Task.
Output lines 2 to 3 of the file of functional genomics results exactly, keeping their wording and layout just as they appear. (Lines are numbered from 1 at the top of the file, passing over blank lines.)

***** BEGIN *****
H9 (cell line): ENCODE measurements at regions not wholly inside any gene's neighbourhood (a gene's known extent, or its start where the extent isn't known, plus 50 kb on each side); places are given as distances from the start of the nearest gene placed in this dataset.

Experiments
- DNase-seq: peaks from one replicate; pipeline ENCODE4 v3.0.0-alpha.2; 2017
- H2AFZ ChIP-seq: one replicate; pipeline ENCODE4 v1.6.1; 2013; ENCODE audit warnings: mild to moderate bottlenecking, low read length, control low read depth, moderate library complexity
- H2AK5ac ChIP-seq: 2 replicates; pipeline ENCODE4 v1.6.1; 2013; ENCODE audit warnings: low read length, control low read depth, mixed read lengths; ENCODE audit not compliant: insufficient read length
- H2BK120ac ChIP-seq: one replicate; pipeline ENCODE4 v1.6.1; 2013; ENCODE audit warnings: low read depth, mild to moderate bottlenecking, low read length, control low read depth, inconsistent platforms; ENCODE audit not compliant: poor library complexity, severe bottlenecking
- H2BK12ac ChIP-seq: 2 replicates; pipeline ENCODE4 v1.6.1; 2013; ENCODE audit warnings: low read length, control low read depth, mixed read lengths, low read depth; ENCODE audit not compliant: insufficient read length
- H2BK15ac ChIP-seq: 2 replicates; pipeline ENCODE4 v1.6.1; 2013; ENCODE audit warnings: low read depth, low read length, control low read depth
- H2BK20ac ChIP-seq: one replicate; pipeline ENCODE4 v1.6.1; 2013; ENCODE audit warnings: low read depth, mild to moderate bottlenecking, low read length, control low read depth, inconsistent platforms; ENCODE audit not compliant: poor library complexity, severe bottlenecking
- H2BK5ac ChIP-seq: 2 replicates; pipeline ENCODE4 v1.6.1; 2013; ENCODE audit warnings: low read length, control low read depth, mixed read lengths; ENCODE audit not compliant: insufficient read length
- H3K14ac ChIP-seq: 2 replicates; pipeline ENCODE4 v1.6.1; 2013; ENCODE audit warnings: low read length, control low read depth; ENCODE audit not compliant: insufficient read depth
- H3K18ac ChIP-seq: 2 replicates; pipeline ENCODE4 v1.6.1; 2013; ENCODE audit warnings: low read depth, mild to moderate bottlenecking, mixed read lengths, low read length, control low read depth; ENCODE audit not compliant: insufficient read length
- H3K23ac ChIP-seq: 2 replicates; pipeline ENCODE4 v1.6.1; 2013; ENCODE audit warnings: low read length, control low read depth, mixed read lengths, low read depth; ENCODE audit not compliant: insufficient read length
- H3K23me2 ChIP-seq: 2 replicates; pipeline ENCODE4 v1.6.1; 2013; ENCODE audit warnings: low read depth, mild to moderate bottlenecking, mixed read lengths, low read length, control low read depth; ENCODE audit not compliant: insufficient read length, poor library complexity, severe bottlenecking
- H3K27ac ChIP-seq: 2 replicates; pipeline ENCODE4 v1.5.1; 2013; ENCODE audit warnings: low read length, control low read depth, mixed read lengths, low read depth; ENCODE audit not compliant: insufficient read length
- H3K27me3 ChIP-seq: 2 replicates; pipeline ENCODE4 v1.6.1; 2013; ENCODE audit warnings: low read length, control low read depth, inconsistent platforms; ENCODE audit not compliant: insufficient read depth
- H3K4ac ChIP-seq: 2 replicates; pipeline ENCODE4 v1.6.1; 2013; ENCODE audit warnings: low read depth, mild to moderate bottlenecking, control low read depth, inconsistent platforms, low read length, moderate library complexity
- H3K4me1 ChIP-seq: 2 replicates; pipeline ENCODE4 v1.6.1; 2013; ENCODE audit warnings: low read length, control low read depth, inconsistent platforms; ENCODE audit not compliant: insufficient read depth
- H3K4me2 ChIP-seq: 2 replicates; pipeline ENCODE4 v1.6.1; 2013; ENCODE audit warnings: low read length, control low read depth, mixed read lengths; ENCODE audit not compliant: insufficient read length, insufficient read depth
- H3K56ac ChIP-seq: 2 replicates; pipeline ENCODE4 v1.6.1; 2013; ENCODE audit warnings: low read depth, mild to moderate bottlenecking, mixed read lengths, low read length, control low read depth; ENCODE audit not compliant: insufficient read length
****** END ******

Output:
Experiments
- DNase-seq: peaks from one replicate; pipeline ENCODE4 v3.0.0-alpha.2; 2017